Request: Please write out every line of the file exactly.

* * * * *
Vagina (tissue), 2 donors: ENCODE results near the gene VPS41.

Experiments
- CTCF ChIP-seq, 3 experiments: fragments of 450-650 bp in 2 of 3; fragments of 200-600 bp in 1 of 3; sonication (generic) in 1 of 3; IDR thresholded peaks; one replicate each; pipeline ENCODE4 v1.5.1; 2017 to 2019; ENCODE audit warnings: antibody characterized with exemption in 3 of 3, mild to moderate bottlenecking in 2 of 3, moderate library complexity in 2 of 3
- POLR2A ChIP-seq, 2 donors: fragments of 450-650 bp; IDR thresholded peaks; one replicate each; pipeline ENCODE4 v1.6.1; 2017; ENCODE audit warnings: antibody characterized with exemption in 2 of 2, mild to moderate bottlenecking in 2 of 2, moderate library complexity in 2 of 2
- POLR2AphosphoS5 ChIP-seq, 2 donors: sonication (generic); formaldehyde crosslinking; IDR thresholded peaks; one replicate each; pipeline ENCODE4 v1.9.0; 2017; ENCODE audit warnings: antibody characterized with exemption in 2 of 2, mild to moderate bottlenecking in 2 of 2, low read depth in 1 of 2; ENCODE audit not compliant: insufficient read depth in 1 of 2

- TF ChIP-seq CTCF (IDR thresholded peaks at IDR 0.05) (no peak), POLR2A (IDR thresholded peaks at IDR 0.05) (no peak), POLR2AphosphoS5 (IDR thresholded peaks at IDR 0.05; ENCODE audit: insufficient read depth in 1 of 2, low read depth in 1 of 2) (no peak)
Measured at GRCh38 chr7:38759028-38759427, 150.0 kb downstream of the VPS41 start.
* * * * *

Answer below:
Vagina (tissue), 2 donors: ENCODE results near the gene VPS41.

Experiments
- CTCF ChIP-seq, 3 experiments: fragments of 450-650 bp in 2 of 3; fragments of 200-600 bp in 1 of 3; sonication (generic) in 1 of 3; IDR thresholded peaks; one replicate each; pipeline ENCODE4 v1.5.1; 2017 to 2019; ENCODE audit warnings: antibody characterized with exemption in 3 of 3, mild to moderate bottlenecking in 2 of 3, moderate library complexity in 2 of 3
- POLR2A ChIP-seq, 2 donors: fragments of 450-650 bp; IDR thresholded peaks; one replicate each; pipeline ENCODE4 v1.6.1; 2017; ENCODE audit warnings: antibody characterized with exemption in 2 of 2, mild to moderate bottlenecking in 2 of 2, moderate library complexity in 2 of 2
- POLR2AphosphoS5 ChIP-seq, 2 donors: sonication (generic); formaldehyde crosslinking; IDR thresholded peaks; one replicate each; pipeline ENCODE4 v1.9.0; 2017; ENCODE audit warnings: antibody characterized with exemption in 2 of 2, mild to moderate bottlenecking in 2 of 2, low read depth in 1 of 2; ENCODE audit not compliant: insufficient read depth in 1 of 2

- TF ChIP-seq CTCF (IDR thresholded peaks at IDR 0.05) (no peak), POLR2A (IDR thresholded peaks at IDR 0.05) (no peak), POLR2AphosphoS5 (IDR thresholded peaks at IDR 0.05; ENCODE audit: insufficient read depth in 1 of 2, low read depth in 1 of 2) (no peak)
Measured at GRCh38 chr7:38759028-38759427, 150.0 kb downstream of the VPS41 start.